Michigan lawmakers have remained aloof toward the financially imploding Detroit Public Schools. That’s in spite of pleas from a wide range of concerned state leaders and Detroit groups, including Gov. Rick Snyder and the Coalition for the Future of Detroit Schoolchildren, for lawmakers to intervene before it is too late.
Now DPS has reached a crisis point and the Legislature must do something. If it doesn’t, the alternative will be more drastic: bankruptcy. It’s a strong possibility, unless a preferable legislative fix is ironed out within the next several weeks.
Recent reports paint a very gloomy picture for the school district, which has struggled for years with declining student enrollment and burgeoning debt. The Detroit News reported this week that DPS debt payments are set to jump in February to 97 percent of payroll as the district works to pay down money it owes the state. That’s an unsustainable ratio, and district officials predict DPS will be broke by April.
The governor first made his proposal for restructuring DPS to lawmakers last April, but they are resistant to getting involved. Snyder wants to split DPS into two districts, separating the debt into an old district and starting a new district that can focus on educating its 46,000 remaining students. His proposal would cost the state more than $700 million over 10 years. Here’s what lawmakers should consider: Regardless of the fix for the district, the state is on the hook one way or another for a big chunk of the district’s debt. The longer they wait, the worse it will get.
A Citizens Research Council of Michigan report out this week examined DPS’ finances, and it concludes the state must get involved.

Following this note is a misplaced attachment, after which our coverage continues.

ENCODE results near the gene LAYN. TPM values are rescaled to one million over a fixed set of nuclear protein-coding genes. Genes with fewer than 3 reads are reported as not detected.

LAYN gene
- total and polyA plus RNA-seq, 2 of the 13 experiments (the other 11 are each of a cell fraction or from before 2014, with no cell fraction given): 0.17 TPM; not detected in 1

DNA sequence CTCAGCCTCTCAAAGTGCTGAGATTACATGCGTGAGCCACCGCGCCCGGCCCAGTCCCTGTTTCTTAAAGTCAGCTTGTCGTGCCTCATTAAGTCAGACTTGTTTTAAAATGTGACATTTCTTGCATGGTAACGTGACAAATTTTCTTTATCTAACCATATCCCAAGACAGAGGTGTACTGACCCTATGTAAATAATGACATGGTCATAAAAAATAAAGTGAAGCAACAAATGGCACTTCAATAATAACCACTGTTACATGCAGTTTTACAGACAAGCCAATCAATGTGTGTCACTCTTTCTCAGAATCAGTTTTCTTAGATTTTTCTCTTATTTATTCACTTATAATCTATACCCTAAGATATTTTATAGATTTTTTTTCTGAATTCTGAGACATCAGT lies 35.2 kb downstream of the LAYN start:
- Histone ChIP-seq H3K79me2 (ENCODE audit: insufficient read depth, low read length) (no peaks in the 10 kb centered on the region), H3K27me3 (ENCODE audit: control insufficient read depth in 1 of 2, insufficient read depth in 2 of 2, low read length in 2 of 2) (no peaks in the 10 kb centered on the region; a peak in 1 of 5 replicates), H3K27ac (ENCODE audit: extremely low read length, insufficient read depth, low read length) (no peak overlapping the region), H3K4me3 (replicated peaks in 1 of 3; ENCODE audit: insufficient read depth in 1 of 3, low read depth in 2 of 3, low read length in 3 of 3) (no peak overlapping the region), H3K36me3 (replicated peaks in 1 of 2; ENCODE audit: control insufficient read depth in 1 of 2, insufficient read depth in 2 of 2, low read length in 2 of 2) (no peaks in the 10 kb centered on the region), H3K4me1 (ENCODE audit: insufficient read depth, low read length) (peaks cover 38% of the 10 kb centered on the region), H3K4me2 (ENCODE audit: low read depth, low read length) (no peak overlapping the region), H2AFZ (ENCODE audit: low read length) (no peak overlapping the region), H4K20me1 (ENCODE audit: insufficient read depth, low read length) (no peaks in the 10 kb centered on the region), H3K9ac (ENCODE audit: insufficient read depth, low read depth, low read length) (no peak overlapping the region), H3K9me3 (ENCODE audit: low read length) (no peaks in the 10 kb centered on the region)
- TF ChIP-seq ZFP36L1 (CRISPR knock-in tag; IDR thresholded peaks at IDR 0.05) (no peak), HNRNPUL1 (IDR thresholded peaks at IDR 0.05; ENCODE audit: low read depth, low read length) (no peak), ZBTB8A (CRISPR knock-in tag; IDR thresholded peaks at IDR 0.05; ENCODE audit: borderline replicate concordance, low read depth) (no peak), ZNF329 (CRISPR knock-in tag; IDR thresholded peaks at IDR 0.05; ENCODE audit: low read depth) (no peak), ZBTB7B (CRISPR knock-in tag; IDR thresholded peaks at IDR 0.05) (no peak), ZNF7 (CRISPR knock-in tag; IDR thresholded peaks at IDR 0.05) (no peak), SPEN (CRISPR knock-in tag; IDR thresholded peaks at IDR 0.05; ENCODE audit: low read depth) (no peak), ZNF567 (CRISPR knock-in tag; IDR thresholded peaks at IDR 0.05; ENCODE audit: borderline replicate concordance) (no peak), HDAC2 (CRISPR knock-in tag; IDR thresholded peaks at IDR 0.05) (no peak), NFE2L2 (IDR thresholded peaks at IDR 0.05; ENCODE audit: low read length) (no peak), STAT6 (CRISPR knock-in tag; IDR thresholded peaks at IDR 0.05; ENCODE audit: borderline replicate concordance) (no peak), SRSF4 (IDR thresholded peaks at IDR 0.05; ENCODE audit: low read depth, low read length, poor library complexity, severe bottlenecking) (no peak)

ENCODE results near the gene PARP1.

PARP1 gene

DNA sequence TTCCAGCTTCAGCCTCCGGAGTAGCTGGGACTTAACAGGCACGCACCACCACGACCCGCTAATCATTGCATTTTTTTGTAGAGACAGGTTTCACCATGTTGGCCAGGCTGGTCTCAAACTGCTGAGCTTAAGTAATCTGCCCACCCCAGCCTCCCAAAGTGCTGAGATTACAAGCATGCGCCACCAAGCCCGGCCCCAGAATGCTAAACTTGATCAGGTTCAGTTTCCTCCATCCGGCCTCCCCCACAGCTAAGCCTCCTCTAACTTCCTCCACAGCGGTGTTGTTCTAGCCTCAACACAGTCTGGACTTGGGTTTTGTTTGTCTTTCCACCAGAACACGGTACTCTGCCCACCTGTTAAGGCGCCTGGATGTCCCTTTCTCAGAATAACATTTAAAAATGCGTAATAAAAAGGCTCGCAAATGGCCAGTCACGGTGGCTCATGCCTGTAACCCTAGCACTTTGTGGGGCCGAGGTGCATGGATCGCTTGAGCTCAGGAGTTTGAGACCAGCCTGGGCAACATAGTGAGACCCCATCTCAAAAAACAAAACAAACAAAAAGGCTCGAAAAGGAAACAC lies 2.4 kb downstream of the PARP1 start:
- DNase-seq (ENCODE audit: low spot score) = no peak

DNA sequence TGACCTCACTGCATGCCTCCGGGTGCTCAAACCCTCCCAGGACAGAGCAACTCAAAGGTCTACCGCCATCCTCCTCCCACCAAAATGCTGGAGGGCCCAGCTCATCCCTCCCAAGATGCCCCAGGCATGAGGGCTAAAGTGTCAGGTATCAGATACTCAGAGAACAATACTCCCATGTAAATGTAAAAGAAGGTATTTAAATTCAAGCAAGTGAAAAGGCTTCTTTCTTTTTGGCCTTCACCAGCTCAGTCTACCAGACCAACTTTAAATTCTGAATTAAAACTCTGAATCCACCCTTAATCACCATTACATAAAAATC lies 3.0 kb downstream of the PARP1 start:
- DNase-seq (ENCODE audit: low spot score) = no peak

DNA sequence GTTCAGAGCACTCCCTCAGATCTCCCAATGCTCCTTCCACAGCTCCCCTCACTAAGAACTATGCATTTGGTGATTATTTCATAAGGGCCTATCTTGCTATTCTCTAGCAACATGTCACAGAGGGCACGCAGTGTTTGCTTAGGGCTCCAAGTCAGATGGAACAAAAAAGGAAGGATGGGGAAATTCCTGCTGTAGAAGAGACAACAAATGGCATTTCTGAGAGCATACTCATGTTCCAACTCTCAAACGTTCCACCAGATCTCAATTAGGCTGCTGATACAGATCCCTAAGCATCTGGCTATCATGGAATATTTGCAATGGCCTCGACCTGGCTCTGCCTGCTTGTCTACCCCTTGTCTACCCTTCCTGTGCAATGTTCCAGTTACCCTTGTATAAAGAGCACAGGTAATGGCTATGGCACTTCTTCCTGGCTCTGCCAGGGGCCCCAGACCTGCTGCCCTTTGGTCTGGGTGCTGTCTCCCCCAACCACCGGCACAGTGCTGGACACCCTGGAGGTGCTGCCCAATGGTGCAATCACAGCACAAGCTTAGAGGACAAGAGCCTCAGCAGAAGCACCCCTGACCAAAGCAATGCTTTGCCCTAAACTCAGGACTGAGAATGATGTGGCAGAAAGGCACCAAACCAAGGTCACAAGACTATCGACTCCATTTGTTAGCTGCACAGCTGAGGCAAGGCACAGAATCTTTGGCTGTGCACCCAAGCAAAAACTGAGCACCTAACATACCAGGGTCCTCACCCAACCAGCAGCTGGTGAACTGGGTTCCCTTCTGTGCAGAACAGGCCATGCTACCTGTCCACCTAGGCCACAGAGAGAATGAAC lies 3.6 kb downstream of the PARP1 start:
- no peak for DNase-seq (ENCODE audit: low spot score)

“The district isn’t going to get out of this problem on its own,” says Craig Thiel, a senior research associate and the author of the CRC study. “It’s a matter of how the state gets involved.”
Thiel says the district’s emergency managers have all followed a similar playbook by deferring short-term liabilities into long-term obligations. Since the financial outlook hasn’t improved, as some managers had hoped, that debt has continued to grow.
DPS is facing $3.5 billion in outstanding debts, according to the report. “Nearly half of the current amount, $1.7 billion, is capital liabilities payable with a dedicated millage,” the report states. “The balance of DPS’ liabilities are related to legacy costs and repaying short-term borrowings converted to long-term debt by state-appointed emergency managers.”
Thiel found that as the district is forced to pay a higher rate of debt service on its past operating debt, it’s eating into the current amount that goes to students. The report indicates that 40 percent of the district’s per-pupil funding will go toward that debt payment this year. No other district is saddled with that kind of debt.
Regardless of who is to blame for getting the district into this position, the students are not at fault and shouldn’t pay the price. It may be politically difficult to orchestrate another Detroit bailout in an election year, but lawmakers have no choice but to tackle the DPS debt.